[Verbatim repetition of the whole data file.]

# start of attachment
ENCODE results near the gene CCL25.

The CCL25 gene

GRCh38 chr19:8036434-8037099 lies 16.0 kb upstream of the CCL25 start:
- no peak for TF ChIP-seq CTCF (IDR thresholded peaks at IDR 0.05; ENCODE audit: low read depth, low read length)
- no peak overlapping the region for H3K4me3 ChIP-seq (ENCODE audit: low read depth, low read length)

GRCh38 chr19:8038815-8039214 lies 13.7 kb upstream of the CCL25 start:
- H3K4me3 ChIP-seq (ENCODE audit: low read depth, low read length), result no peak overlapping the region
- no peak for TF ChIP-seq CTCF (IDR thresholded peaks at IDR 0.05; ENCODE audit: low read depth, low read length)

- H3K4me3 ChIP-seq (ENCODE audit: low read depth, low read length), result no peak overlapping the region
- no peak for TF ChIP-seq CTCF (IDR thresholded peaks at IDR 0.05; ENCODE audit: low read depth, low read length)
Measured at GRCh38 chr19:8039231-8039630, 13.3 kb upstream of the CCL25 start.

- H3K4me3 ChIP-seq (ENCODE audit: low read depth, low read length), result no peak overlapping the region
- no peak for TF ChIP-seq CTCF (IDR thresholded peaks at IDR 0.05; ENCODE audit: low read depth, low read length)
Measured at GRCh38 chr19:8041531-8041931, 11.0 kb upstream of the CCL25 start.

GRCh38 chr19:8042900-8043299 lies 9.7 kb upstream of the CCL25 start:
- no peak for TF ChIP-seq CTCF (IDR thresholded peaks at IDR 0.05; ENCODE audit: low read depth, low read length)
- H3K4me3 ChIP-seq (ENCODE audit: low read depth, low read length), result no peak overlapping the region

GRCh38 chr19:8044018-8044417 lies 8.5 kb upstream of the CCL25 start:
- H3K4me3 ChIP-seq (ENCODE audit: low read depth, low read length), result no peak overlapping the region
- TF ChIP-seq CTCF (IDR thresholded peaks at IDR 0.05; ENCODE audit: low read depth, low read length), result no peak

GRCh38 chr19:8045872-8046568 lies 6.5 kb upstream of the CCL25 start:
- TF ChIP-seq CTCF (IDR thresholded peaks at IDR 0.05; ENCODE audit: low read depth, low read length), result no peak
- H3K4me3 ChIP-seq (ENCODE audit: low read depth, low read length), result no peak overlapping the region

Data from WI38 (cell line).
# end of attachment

ENCODE results near the gene CCL25.

The CCL25 gene

GRCh38 chr19:8036434-8037099 lies 16.0 kb upstream of the CCL25 start:
- no peak for TF ChIP-seq CTCF (IDR thresholded peaks at IDR 0.05; ENCODE audit: low read depth, low read length)
- no peak overlapping the region for H3K4me3 ChIP-seq (ENCODE audit: low read depth, low read length)

GRCh38 chr19:8038815-8039214 lies 13.7 kb upstream of the CCL25 start:
- H3K4me3 ChIP-seq (ENCODE audit: low read depth, low read length), result no peak overlapping the region
- no peak for TF ChIP-seq CTCF (IDR thresholded peaks at IDR 0.05; ENCODE audit: low read depth, low read length)

- H3K4me3 ChIP-seq (ENCODE audit: low read depth, low read length), result no peak overlapping the region
- no peak for TF ChIP-seq CTCF (IDR thresholded peaks at IDR 0.05; ENCODE audit: low read depth, low read length)
Measured at GRCh38 chr19:8039231-8039630, 13.3 kb upstream of the CCL25 start.

- H3K4me3 ChIP-seq (ENCODE audit: low read depth, low read length), result no peak overlapping the region
- no peak for TF ChIP-seq CTCF (IDR thresholded peaks at IDR 0.05; ENCODE audit: low read depth, low read length)
Measured at GRCh38 chr19:8041531-8041931, 11.0 kb upstream of the CCL25 start.

GRCh38 chr19:8042900-8043299 lies 9.7 kb upstream of the CCL25 start:
- no peak for TF ChIP-seq CTCF (IDR thresholded peaks at IDR 0.05; ENCODE audit: low read depth, low read length)
- H3K4me3 ChIP-seq (ENCODE audit: low read depth, low read length), result no peak overlapping the region

GRCh38 chr19:8044018-8044417 lies 8.5 kb upstream of the CCL25 start:
- H3K4me3 ChIP-seq (ENCODE audit: low read depth, low read length), result no peak overlapping the region
- TF ChIP-seq CTCF (IDR thresholded peaks at IDR 0.05; ENCODE audit: low read depth, low read length), result no peak

GRCh38 chr19:8045872-8046568 lies 6.5 kb upstream of the CCL25 start:
- TF ChIP-seq CTCF (IDR thresholded peaks at IDR 0.05; ENCODE audit: low read depth, low read length), result no peak
- H3K4me3 ChIP-seq (ENCODE audit: low read depth, low read length), result no peak overlapping the region

Data from WI38 (cell line).